How do I stop having intrusive thoughts?
There are several options open to you if you want to stop intrusive thoughts. This page will discuss treatments and options available to help you overcome them. If you are looking for more informational content, please see the following.
Options available to you to help you stop intrusive thoughts.
You can follow what is called a stepped care approach.
Start with self-help.
I have an online course based on my work with clients in my private practice you are free to have a look at.
Regardless of whether you want to start with my course, self-help may be enough for many people and a more cost-effective option than individual therapy. If you cannot work on your own, or self-help did not work for you, then face-to-face therapy is your next option.
I would recommend working with a psychologist rather than having general counselling, as their training may be more suitable for your needs. You can arrange either face-to-face meetings or online therapy.
Important. If you have intrusive thoughts, there will be things you do best addressed by specific therapy models, which I shall explain to you now.
The most critical steps to stop intrusive thoughts
Step 1. Dedicating time to the thought
If you analyse your thoughts, wondering why you have them, what it says about you as a person, there are models of therapy that will help you stop doing this.
Why do you need to stop doing this?
Thoughts need the energy to survive. Acceptance and Commitment Therapy works well for this as it teaches you to label the thought and move on.
You can do this right now, although it takes practice. Next time you have an intrusive thought, rather than dedicating time to it, label it as just as thought and move your attention away from it. Try it now.
Decide on your label. You can use a label such as.
- there’s an intrusive thought
- its just a thought
Don’t push the thought away; this does not work. The more you tell yourself to stop thinking about something, the more likely you will think about it. Try this for yourself. Don’t think about your favourite food for one minute. This might be desserts, pie, steak, whatever it is, do not think about it.
Did you notice an increase in saliva? If you did, not only did you think about the thought, but you changed your physiology, as your body is now preparing for food!
Keep labelling; there’s a thought, and move on.
Step 2. How to learn to accept your thoughts
I use mindfulness and acceptance, and commitment therapy strategies to help you accept your thought process. You have come across this phrase before, ‘accept your thoughts’, so I shall take a second and explain why this is helpful.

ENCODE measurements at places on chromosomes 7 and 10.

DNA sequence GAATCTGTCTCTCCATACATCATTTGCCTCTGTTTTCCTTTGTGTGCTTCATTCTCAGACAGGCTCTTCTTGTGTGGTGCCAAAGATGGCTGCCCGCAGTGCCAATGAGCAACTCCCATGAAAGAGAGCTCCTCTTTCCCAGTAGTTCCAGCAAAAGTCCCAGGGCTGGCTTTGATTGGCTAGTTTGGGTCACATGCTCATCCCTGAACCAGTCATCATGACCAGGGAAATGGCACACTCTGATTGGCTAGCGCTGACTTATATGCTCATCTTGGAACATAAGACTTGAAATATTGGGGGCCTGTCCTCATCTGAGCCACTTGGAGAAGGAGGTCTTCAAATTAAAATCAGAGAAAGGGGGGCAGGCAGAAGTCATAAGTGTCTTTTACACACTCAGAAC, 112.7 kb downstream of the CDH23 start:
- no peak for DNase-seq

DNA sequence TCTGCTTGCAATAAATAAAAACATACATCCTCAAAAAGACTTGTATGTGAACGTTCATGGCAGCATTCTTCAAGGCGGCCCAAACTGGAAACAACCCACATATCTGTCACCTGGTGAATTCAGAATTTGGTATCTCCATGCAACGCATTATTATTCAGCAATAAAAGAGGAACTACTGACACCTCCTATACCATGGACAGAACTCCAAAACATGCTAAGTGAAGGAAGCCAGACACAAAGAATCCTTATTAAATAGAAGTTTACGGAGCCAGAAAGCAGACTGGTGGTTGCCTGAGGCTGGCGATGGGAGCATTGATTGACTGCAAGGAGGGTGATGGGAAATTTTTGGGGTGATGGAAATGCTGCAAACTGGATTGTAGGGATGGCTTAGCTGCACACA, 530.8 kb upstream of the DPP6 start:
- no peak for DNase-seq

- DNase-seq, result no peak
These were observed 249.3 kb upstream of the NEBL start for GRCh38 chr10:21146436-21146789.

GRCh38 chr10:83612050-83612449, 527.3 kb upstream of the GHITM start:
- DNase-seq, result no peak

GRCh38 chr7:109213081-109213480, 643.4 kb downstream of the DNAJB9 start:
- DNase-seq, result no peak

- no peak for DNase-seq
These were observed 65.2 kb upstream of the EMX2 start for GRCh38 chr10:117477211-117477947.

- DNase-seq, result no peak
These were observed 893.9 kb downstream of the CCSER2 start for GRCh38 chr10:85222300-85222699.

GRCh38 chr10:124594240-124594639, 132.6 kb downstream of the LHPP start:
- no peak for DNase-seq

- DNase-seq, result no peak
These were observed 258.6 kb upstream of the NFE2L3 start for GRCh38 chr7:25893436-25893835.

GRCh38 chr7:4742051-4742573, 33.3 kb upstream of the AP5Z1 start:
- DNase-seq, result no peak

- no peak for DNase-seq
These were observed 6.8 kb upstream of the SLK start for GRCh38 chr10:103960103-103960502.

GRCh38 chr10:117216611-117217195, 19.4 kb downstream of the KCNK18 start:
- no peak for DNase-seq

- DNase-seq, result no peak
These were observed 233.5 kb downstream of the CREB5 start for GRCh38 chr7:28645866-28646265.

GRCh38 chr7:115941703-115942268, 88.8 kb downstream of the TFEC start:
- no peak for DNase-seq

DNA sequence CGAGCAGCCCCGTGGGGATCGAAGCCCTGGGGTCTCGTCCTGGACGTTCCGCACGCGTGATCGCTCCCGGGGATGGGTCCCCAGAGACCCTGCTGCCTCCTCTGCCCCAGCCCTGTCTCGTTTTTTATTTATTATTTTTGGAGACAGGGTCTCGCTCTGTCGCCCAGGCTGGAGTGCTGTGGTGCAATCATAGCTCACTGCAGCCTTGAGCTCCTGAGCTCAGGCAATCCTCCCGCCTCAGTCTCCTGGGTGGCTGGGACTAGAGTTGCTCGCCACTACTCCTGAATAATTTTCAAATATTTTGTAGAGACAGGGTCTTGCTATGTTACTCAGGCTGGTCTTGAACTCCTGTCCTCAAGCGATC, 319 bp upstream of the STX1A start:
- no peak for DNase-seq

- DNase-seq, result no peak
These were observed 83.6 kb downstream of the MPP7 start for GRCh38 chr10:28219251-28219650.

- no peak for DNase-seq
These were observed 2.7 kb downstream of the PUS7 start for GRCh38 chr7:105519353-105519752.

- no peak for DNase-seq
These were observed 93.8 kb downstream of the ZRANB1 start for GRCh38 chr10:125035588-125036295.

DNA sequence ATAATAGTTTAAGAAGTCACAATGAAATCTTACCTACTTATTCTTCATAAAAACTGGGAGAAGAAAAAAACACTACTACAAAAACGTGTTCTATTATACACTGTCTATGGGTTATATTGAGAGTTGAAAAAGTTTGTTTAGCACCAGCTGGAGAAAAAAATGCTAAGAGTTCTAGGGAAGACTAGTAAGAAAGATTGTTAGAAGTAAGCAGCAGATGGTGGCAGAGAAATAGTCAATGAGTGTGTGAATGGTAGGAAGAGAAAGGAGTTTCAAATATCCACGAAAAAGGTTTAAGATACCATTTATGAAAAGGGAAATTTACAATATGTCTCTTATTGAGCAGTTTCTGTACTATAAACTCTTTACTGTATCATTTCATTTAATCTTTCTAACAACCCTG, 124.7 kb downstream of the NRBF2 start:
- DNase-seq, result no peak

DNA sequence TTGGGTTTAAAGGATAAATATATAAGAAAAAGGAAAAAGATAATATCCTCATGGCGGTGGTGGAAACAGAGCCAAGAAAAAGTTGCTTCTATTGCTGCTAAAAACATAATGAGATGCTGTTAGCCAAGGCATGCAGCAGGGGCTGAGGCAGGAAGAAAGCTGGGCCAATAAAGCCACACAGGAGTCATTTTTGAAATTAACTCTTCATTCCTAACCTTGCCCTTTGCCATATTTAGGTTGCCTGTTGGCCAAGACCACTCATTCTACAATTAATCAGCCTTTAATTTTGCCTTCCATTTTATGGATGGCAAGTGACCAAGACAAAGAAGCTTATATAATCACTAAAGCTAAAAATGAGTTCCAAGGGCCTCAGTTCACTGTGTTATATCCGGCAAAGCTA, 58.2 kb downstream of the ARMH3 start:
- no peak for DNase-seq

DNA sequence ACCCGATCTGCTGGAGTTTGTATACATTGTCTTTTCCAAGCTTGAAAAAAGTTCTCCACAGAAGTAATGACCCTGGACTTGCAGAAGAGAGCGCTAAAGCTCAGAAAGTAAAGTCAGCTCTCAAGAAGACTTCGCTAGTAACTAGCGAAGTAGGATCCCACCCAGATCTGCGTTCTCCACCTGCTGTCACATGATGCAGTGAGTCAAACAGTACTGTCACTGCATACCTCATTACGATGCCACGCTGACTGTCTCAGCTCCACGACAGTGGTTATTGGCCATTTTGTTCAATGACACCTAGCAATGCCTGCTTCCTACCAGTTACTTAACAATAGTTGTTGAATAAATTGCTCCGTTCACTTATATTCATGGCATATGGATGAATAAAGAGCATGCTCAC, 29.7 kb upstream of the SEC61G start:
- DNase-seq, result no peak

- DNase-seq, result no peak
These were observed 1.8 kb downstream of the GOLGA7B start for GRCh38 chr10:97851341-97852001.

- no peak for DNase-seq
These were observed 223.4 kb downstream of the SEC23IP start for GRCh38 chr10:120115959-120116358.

Why is this important?
At the moment, if you are suffering, you cannot accept intrusive thoughts as ‘just a thought.’ You react to them as real or worried that you might act on the thoughts and cause some harm either to yourself or someone else. You have developed several ways to cope with your thoughts, including avoiding things or avoiding your thoughts.
Learning to accept your thoughts helps to stop the thought-action fusion.
This is where you believe that thinking about something makes it more likely to happen.
Once you have been taught to accept them, the thoughts shall no longer mean anything to you with practice. The reason they keep popping into your mind at the moment is that you shine a spotlight on them, trying to figure out what they mean, trying to avoid them and adopting various tactics to make sure you do not harm. Your brain has decided, ‘this is something we need to pay serious attention to.’ Learning to label them and move on helps to stop this.
Step 3 Stop doing things differently.
To cope, you now do things differently. You might avoid things you believe trigger your thoughts, or you might find that you engage in things to make you feel better. These are known as compulsions.
Behavioural therapy will help you with this, for example, CBT and ERP.
Why do I need to do this?
It’s unnecessary. The only purpose it serves is to make you feel better temporarily. If this strategy worked, you would not be reading this page, as the thoughts would be gone.
Stop changing your behaviours.
You might have changed the way you exist in the world to prevent you from causing some harm (concerning your thoughts.) For example,
- If you have intrusive thoughts regarding knives, you might have moved the knives in your kitchen, or
- If you experience intrusive thoughts regarding children, you might avoid children parties, or are extra careful with how you look at a child or are uncomfortable bathing and dressing children. or
- If you have unwanted thoughts regarding your sexuality, you may avoid people, places or things that trigger your thoughts.
It would be best if you learned to stop doing this, as even though the strategies you have developed help you in the short term, they are not effective long term, as they only keep this cycle going.
Cognitive Behavioural Therapy, in addition to mindfulness-based approaches, combined with relaxation training, will help you achieve this.
Step 4 Take the thoughts less personally.
It would be best if you were taught that thoughts do not mean anything about you as a person.
Step 5 Take the fear out of your thoughts.
Having an emotional reaction to the content of your thoughts keeps the unwanted thought alive in your mind. When you can let the thought come into your mind, and your feelings are not affected, the thoughts lose their power.